Most storied of our New World rivers is the Hudson. Historic scenes have been enacted on its shores, and Indian, Dutchman, Briton, and American have invested it with romance. It had its source, in the red man’s fancy, in a spring of eternal youth; giants and spirits dwelt in its woods and hills, and before the river-Shatemuc, king of streams, the red men called it—had broken through the highlands, those mountains were a pent for spirits who had rebelled against the Manitou. After the waters had forced a passage to the sea these evil ones sought shelter in the glens and valleys that open to right and left along its course, but in time of tempest, when they hear Manitou riding down the ravine on wings of storm, dashing thunderbolts against the cliffs, it is the fear that he will recapture them and force them into lightless caverns to expiate their revolt, that sends them huddling among the rocks and makes the hills resound with roars and howls.
At the Devil’s Dance-Chamber, a slight plateau on the west bank, between Newburg and Crom Elbow, the red men performed semi-religious rites as a preface to their hunting and fishing trips or ventures on the war-path. They built a fire, painted themselves, and in that frenzy into which savages are so readily lashed, and that is so like to the action of mobs in trousers, they tumbled, leaped, danced, yelled, sang, grimaced, and gesticulated until the Manitou disclosed himself, either as a harmless animal or a beast of prey. If he came in the former shape the augury was favorable, but if he showed himself as a bear or panther, it was a warning of evil that they seldom dared to disregard.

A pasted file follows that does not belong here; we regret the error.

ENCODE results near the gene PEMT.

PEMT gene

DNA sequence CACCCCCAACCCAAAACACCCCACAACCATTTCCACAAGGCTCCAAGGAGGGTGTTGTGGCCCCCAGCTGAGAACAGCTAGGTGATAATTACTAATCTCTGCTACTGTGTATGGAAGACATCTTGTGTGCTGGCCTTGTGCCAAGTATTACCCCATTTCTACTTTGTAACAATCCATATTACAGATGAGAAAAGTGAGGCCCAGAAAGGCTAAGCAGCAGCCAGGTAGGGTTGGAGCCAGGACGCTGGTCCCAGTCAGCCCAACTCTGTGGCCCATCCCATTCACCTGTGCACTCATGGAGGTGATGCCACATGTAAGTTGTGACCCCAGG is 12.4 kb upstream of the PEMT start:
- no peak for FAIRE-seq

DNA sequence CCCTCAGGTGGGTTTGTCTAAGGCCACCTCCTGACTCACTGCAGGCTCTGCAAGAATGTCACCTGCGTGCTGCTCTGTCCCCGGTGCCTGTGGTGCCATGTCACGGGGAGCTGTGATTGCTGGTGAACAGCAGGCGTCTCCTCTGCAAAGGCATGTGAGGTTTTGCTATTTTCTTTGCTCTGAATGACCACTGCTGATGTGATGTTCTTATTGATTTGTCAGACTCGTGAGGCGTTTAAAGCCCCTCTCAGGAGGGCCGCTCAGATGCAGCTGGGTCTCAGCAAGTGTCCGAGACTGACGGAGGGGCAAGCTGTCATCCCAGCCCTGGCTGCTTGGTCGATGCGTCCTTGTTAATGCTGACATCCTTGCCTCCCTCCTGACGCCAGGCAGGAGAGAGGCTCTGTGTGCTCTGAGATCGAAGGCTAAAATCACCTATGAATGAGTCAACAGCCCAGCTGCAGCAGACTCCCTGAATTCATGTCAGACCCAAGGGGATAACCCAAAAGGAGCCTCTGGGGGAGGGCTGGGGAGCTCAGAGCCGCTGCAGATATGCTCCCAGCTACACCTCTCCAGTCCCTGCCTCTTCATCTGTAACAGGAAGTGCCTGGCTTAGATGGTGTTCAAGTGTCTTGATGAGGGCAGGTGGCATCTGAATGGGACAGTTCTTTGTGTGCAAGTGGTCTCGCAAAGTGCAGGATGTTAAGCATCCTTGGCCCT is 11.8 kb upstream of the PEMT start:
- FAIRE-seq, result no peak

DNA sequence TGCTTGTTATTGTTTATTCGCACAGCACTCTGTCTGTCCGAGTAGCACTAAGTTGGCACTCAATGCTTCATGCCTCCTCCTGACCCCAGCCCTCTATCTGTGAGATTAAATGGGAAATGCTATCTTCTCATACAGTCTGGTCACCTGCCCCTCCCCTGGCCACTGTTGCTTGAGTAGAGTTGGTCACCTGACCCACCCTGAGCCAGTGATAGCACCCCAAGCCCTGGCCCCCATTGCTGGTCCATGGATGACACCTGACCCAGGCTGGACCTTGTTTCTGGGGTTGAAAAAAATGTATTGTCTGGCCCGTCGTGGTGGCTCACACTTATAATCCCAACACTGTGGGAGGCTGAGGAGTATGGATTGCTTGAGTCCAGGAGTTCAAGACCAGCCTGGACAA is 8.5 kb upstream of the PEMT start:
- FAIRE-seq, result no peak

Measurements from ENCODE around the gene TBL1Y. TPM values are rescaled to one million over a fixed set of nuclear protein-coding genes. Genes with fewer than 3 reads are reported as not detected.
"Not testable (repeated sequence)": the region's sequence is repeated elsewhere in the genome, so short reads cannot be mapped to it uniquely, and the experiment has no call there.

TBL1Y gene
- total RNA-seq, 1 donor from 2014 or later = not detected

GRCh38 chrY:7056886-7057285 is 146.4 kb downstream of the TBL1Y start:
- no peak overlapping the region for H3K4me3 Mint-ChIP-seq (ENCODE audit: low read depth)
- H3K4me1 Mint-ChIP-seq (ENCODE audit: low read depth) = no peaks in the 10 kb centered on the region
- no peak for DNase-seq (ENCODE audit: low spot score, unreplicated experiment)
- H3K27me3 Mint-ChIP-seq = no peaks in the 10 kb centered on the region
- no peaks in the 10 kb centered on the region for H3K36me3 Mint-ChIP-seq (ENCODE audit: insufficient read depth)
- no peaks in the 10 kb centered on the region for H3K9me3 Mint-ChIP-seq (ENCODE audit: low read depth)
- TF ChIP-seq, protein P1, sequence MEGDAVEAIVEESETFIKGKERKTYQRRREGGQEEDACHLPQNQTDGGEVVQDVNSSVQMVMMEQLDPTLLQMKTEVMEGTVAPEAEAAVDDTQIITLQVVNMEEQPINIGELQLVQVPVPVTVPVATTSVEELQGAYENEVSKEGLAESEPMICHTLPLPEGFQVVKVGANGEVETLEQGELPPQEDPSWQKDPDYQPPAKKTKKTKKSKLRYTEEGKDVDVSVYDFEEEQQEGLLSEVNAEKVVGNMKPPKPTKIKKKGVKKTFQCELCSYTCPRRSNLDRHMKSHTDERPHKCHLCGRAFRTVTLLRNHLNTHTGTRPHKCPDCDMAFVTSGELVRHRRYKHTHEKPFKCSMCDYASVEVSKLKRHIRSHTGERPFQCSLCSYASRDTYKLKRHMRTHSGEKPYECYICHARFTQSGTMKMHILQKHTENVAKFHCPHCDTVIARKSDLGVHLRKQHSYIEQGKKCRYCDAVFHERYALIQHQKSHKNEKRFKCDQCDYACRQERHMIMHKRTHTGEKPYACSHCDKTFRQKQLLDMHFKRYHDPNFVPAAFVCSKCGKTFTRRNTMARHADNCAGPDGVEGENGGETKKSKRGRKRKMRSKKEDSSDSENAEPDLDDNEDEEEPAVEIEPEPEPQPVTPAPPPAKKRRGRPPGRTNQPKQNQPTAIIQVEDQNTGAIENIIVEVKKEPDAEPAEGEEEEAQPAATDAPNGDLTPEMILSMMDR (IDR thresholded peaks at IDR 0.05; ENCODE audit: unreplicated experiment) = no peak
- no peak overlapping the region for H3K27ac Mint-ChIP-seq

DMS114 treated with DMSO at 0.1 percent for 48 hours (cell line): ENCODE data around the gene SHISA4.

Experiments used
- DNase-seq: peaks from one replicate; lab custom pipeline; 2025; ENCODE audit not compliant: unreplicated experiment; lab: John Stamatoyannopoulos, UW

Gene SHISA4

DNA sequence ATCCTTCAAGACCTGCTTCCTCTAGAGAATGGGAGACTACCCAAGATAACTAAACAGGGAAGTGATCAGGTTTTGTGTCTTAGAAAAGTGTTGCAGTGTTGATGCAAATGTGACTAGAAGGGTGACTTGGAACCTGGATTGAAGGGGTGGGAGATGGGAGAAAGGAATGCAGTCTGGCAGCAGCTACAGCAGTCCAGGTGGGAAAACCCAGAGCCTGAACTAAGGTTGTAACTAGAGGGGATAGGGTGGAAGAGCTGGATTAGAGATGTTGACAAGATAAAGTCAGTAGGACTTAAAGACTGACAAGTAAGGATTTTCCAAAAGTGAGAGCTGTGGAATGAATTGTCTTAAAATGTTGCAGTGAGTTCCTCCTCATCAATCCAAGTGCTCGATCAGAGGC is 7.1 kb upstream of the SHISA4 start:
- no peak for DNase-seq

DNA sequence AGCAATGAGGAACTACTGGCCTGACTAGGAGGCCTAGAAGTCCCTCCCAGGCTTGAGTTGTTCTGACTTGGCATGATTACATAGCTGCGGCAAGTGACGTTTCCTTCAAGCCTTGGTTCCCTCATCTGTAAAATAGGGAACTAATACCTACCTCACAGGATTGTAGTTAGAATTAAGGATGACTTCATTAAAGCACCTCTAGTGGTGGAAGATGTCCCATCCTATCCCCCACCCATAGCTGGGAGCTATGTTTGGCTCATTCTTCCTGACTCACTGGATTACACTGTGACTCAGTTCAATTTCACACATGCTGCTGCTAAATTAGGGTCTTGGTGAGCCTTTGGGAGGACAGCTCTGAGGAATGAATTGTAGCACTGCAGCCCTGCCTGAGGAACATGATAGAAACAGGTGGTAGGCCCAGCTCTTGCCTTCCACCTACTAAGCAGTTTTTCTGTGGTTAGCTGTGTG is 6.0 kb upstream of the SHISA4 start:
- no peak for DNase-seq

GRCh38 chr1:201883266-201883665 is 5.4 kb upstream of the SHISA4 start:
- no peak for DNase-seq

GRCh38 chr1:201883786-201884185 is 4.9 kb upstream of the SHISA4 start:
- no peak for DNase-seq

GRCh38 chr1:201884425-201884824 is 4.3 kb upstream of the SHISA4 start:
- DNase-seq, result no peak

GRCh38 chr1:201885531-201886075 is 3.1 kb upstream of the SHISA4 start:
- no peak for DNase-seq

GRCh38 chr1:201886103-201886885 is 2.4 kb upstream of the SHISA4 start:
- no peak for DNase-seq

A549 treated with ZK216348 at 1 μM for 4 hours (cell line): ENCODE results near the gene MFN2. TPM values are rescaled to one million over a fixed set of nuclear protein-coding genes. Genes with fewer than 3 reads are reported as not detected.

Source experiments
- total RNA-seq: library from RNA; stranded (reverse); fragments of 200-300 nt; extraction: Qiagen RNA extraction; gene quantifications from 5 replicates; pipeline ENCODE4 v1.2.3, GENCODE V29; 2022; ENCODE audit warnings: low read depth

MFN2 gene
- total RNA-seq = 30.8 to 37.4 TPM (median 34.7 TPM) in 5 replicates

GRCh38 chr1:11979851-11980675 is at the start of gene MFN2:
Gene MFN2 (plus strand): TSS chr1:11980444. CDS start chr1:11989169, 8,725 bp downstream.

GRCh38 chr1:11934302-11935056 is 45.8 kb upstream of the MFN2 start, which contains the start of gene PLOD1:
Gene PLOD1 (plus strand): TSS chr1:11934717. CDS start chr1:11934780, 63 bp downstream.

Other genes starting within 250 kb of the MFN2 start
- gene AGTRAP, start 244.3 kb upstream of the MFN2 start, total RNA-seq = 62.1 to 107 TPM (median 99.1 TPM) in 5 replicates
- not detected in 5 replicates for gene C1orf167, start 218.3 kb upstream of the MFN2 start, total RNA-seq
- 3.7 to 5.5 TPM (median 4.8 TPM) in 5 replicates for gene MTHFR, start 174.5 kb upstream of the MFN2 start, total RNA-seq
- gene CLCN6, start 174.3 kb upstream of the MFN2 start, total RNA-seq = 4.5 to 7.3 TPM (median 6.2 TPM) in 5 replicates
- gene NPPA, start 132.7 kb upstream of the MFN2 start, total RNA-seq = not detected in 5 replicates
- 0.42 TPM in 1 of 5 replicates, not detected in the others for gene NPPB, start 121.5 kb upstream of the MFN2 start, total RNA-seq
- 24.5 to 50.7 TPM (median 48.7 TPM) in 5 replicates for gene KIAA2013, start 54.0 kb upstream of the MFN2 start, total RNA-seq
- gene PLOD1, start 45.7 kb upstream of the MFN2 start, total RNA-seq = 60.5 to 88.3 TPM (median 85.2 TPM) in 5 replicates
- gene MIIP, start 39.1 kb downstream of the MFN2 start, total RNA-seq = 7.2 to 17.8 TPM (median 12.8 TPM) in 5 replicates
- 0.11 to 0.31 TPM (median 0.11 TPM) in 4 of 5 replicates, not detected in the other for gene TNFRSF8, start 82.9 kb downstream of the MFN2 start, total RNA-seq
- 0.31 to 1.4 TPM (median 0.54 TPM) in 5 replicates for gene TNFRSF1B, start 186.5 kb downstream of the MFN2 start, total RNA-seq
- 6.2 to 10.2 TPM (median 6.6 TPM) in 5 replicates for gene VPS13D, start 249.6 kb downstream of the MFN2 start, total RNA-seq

The crew of Hudson’s ship, the Half Moon, having chanced on one of these orgies, were so impressed by the fantastic spectacle that they gave the name Duyvels Dans-Kamer to the spot. Years afterwards, when Stuyvesant ascended the river, his doughty retainers were horrified, on landing below the Dans-Kamer, to discover hundreds of painted figures frisking there in the fire-light. A few surmised that they were but a new generation of savages holding a powwow, but most of the sailors fancied that the assemblage was demoniac, and that the figures were spirits of bad Indians repeating a scalp-dance and revelling in the mysterious fire-water that they had brought down from the river source in jars and skins. The spot was at least once profaned with blood, for a young Dutchman and his wife, of Albany, were captured here by an angry Indian, and although the young man succeeded in stabbing his captor to death, he was burned alive on the rock by the friends of the Indian whose wrath he had provoked. The wife, after being kept in captivity for a time, was ransomed.
The Devil’s Dance-Chamber – US Folktales